I think the word no will start coming a lot easier and that part where I tell everyone I sew will start getting a lot quieter. What about you? Do you like custom sewing? How do you stomach it? How do you say no? I know there are lots of sewing enthusiasts out there who love custom. Are you one of them? Why do you like it?

Credits: Duchess Satin, Chiffon & Stretch Lining; BurdaStyle 7798 for the dress and Vogue 8957 for the jacket.


59 thoughts on “Custom Sewing – Strikes Dread into the Hearts of Many

  1. Charge by the hour, and demand a retainter up front. Say $500, plus materials; balance will be refunded upon completion of the dress. Charging people what things actually cost generally gets them to go away very quickly. (I learned this trick from a lawyer. It works great when people at parties ask you for free legal advice.)

  2. I do not like customer sewing. My neice thinks I’m going to make her wedding dress. She is getting engaged soon and I’ve been running over in my head how I am going to, firmly, say “NO”. She’s mentioned this to me in the past and when I’ve said no she’s laughed it off and asked “how hard could it be”? “You can do it”. I’ve never made a wedding gown nor do I want to. People think sewing is “easy”. People ask me to make the most rediciulos things for them. Nonsewers don’t understand the work that goes into making a garment.

  3. I so feel your pain. I agreed to sew 2 flower girl dresses for a friend. Dummy me picked a pattern line I’d never sewn before-Burda. The pattern was not hard but I was so afraid that it wouldn’t turn out right that I procrastinated till the last minute! You’re right-saying NO comes a lot easier now.

  4. I applaud you. That dress is stunning and I would wear it in a heartbeat. But, I cannot with the custom sewing. It stresses me out and isn’t fun. It’s why I don’t want sewing to ever become ‘work’ for me.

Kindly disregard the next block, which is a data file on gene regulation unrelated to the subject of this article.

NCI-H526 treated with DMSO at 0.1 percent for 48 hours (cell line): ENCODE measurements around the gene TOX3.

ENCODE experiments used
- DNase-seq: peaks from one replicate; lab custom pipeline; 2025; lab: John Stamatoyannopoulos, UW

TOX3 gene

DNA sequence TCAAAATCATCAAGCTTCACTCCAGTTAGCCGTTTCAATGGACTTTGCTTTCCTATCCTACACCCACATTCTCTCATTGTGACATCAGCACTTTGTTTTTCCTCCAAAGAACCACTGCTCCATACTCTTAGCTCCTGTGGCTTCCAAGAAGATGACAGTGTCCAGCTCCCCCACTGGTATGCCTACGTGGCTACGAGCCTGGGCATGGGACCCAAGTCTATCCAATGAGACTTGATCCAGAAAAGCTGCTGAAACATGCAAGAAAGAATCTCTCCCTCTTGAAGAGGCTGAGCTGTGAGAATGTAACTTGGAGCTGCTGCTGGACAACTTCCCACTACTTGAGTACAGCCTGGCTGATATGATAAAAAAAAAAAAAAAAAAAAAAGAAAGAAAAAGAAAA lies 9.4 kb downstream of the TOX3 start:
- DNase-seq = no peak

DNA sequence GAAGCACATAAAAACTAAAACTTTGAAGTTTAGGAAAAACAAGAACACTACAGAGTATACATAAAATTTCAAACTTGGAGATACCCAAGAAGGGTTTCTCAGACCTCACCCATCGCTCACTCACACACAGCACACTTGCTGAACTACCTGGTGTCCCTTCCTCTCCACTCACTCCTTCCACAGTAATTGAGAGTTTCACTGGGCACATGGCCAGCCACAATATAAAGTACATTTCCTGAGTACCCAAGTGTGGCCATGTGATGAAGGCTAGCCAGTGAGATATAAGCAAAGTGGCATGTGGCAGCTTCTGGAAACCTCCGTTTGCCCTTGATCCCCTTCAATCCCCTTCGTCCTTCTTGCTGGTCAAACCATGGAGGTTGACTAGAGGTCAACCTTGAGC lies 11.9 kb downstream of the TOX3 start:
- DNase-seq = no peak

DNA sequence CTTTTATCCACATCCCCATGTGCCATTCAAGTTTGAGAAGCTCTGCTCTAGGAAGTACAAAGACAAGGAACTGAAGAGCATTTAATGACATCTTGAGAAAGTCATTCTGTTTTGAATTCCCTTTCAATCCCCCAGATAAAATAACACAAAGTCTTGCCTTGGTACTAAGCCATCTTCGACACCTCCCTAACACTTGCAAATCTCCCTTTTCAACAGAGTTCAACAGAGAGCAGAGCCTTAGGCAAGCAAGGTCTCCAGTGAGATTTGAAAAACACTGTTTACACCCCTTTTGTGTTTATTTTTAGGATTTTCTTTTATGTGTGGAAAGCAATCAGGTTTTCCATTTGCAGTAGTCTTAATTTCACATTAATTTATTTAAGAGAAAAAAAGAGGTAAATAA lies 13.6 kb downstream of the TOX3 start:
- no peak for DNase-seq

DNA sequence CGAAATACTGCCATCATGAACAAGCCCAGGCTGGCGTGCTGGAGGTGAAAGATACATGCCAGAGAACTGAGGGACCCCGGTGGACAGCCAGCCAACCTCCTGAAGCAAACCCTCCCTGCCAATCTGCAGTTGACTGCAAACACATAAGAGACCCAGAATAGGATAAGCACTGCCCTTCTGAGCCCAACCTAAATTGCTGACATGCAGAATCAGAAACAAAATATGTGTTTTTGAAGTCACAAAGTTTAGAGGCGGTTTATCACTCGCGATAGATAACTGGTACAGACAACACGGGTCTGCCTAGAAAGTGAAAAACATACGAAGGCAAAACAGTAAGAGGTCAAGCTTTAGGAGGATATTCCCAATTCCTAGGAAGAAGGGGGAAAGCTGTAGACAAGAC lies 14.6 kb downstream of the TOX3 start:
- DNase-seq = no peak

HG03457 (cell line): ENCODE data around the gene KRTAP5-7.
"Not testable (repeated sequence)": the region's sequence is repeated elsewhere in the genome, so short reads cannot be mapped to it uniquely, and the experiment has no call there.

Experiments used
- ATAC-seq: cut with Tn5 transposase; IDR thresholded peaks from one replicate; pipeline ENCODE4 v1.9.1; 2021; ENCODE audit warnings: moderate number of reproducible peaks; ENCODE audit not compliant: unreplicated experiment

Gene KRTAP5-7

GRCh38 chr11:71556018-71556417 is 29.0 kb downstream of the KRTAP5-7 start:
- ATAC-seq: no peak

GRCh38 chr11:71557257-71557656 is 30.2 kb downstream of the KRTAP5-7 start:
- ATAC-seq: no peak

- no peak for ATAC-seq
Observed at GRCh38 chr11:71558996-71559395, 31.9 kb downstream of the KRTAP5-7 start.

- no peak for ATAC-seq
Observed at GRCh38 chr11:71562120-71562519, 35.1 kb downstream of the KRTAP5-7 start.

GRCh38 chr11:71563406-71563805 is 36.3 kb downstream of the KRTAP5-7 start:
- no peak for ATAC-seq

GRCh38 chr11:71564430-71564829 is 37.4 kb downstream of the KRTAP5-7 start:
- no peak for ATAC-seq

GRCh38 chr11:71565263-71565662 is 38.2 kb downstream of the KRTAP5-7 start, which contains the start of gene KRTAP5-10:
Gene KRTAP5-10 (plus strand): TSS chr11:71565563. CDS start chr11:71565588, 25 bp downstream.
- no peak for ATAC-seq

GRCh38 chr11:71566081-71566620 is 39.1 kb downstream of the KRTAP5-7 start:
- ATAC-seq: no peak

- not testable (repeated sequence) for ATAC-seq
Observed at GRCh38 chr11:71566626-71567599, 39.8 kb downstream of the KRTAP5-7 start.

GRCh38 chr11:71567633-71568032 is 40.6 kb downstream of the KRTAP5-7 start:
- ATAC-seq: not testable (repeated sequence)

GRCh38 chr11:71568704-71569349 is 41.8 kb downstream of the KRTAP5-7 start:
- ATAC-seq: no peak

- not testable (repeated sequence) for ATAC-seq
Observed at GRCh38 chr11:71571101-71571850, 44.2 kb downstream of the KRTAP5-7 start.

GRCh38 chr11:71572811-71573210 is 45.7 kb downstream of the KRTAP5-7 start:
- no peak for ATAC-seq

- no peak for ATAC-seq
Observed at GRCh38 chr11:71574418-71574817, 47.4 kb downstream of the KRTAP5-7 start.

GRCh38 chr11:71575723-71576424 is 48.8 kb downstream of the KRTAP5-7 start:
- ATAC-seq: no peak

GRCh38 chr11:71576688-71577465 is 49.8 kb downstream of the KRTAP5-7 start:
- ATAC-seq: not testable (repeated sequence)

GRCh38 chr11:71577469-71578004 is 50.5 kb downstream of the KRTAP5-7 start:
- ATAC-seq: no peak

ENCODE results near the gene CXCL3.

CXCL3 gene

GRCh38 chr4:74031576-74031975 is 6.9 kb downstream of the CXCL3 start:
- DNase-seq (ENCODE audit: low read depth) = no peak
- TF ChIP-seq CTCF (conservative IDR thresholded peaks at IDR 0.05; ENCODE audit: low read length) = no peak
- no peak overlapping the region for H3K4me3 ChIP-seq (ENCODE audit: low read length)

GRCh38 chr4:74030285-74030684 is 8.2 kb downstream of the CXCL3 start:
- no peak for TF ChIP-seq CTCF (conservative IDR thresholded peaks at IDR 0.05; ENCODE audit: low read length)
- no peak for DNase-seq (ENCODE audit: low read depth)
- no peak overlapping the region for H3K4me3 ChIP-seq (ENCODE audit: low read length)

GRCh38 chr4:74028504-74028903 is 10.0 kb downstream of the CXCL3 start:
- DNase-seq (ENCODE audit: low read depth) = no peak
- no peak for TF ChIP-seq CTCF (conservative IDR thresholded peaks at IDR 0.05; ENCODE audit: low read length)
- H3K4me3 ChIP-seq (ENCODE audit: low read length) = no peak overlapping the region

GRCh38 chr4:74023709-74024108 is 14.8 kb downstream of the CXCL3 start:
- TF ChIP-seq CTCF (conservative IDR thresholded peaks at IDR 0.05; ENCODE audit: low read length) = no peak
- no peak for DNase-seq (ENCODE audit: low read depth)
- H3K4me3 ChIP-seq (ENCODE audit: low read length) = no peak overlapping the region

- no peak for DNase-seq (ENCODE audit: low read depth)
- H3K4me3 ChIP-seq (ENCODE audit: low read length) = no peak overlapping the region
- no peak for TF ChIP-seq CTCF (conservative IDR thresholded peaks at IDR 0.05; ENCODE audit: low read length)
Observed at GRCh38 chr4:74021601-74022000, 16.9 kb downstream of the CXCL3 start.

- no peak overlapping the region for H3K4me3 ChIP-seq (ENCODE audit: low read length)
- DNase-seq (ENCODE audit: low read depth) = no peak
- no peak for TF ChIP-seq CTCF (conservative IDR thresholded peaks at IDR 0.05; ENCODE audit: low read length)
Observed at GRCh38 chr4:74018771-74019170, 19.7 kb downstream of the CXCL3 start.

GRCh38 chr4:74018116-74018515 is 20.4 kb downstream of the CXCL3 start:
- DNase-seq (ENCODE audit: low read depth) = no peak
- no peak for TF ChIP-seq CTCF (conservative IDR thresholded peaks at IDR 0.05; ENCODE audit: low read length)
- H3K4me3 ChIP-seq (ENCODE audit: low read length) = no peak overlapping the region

5. I sew for a living, brides and all manner of formal attire. Charging a decent price and allowing time enough for each project keeps me sane. I don’t do rush or last minute projects…ever! My clients and friends know I will say no if they have not given me enough time to do the job right. So….next time…to avoid saying yes right off the bat, estimate the time, double it, and then say no explaining that you would only want to do the best job for them and they have cut the time too short. I also say, “you would not want to pay me for my labor, I am expensive” and leave it at that. Good seamstresses make $50-60 an hour so this may be out of their budget.

    1. Oh, Mrs Mole is my gold standard for professional sewing. If you have never read her blog ‘Fit for a Queen’, just stop now and go read it.
      I am hip deep in the chiffon overlay, taffeta skirt choir dresses I hem every fall. It should be a fifteen minute job per dress. Poly chiffon is demonic and never ever let it go offgrain, or the fifteen minute job turns into a two hour one. Endlessly unpicking and repinning. I love the girls in the choir, and they pay me well for this, but …..DEMONIC!

  6. To be honest I’m not often asked, but I would say no. I have offered on a couple of very simple things (hemming, sewing cushions), and then I sat on the projects for literally months. I know, that I don’t enjoy sewing for others (unless it’s for immediate family and it’s a gift), so I just avoid doing it.

  7. Oh, I feel your pain, Sunni. That is a lovely make – and must have been hell to make, especially for someone else! I love Indoorkitty’s way of turning people off – and mrs mole’s comment about “my labour is expensive”…… I won’t sew for anyone, unless I end up desperate for money – because I grew up watching my aunty Bi getting inundated with sewing requests – she was amazing, total couture – and she only sewed for family – and lived on her tiny inherited income and pension, because noone ever paid her. My mum and sisters were the only ones who did. She wouldn’t accept cash from us, so we made sure we got her things she needed, whereas cousins used to promise perfume or flowers and sometimes not get them. I therefore grew up swearing I would never sew for anyone except myself. I made my own wedding dress which took three months of hard work, and totally regretted it. Waste of time – my philosophy is like yours, time invested should be for something I’ll wear a lot…… I make stuff (sewn, knitted, crocheted) for the sister I live with sometimes, because a) she doesn’t ask for or expect it, and b) she properly appreciates and wears whatever it is to the death! I don’t make any more stuff for my other sister, because she’s the rich one who has more stuff than she can use, and after using something I made her for a bit, it disappears. She’s also lost things like a beautiful lacey wrap made from hand dyed silk – grrrrr…. so now, I buy her things!